Crossbow > Chapter 7 > Handgun
in Relation to the Crossbow > p.38
The Hand-Gun in Relation to the Crossbow
The reliance placed by English commanders on longbows, and by Continental
captains on crossbows, made the introduction
of hand-guns a very slow process. The French and Spaniards were the last
nations to discard the crossbow for the hand-gun, the French being particularly
averse to the latter weapon, though they seem to have employed fire-arms
(cannon) for many years previously to arming their soldiery with hand-guns.
Handguns must not be confused with firearms, as cannon were invented
long before hand-guns, and are even said to have been used as early as
1346, at Crecy. Though Gibbon, the historian, doubts the presence of cannon
at Crecy, and Froissart does not mention them, yet Villani,1
who died probably within two or three years after the battle, and later
De Montluc2 positively assert that the cannon brought to Crecy
by Edward III. materially assisted in the victory of the English.
The hand-gun became more or less popular, ineffective as it was, with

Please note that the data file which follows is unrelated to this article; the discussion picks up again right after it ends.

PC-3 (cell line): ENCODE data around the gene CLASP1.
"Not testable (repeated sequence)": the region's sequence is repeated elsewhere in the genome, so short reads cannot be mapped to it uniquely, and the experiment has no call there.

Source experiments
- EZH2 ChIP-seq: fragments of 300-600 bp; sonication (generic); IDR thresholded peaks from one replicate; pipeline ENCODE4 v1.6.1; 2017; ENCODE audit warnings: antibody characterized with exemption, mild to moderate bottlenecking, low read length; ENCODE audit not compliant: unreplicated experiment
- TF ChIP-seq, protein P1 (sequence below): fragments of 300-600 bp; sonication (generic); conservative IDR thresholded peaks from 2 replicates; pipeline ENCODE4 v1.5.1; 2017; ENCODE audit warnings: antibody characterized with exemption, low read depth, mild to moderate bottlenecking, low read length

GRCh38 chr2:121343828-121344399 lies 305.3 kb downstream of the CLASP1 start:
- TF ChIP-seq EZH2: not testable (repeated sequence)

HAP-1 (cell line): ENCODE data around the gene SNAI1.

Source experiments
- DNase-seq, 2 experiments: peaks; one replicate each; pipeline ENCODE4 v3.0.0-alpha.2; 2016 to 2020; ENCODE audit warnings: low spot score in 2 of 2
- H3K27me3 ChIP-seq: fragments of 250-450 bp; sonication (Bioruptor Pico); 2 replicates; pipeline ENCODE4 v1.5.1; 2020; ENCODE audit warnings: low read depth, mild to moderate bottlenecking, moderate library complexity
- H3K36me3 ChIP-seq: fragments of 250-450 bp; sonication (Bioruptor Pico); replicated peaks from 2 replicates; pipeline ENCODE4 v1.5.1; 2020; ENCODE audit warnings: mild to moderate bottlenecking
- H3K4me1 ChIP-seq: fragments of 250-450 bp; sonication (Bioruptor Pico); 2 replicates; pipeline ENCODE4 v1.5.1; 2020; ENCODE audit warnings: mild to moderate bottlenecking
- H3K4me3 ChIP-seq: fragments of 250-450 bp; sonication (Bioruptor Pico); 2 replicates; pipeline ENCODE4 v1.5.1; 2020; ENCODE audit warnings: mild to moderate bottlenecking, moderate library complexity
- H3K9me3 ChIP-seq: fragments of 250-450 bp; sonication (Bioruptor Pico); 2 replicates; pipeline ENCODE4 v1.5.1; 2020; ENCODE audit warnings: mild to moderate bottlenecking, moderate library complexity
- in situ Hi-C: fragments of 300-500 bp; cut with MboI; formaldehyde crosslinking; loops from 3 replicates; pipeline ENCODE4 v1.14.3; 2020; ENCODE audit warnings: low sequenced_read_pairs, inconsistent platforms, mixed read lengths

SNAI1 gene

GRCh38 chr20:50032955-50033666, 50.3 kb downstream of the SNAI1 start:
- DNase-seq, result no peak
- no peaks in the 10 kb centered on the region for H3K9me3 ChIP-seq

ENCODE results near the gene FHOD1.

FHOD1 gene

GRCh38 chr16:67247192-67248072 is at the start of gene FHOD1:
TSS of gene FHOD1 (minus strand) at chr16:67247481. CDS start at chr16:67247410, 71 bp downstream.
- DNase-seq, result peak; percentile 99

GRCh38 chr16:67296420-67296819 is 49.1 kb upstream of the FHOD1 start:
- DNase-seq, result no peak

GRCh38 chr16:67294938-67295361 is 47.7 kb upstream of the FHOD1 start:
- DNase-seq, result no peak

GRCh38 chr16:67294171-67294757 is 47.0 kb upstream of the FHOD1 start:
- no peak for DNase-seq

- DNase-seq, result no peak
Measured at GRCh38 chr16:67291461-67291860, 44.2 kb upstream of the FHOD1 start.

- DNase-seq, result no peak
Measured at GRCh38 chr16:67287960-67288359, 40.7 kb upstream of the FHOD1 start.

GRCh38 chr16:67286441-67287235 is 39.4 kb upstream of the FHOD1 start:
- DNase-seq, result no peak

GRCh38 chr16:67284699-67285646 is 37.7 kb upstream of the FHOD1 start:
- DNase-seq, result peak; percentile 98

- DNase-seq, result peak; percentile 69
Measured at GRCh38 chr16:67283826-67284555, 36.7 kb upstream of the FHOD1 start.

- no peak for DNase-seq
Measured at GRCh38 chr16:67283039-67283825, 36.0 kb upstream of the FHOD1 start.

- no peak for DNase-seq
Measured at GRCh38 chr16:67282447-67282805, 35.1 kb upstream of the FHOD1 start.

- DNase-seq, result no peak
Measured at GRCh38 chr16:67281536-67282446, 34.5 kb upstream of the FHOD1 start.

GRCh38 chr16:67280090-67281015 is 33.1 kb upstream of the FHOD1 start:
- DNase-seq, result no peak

various Continental nations and States many years before it was used in
France. For instance, hand-guns were employed by the Hussites in their
revolutionary wars in Bohemia (1419-1436), as well as by the Florentines
at the siege of Lucca in 1431.
According to Sismondi,3 the Milanese armed their militia
in 1449 with these new weapons, and at the battle of Morat in 1476, when
the Duke of Burgundy was so signally defeated by the Swiss, the victors
had among their troops 6,000 men who carried hand-guns.
At all events, the hand-gun took the place of the crossbow on the Continent
at a much earlier date than it superseded the longbow
1 G. Villani—Florentine historian, wrote Storie
Florentine, born about 1280, died about 1348. The Storie were continued
to 1363 by his brother Matteo, and then to 1364 by Matteo's son Filippo.
2 De Montluc. Blaise de Lasseran Massencome,
Seigneur de Montluc, born 1503, died 1577, Marshal of France. Wrote the
memoirs of his career as a soldier, which were termed by Henry IV. of France
the Soldier's Breviary. Was made a captain under Francis I. in 1523.
His life is given in Petitot's History of France. "
3 S. de Sismondi—Swiss historian, born 1773,
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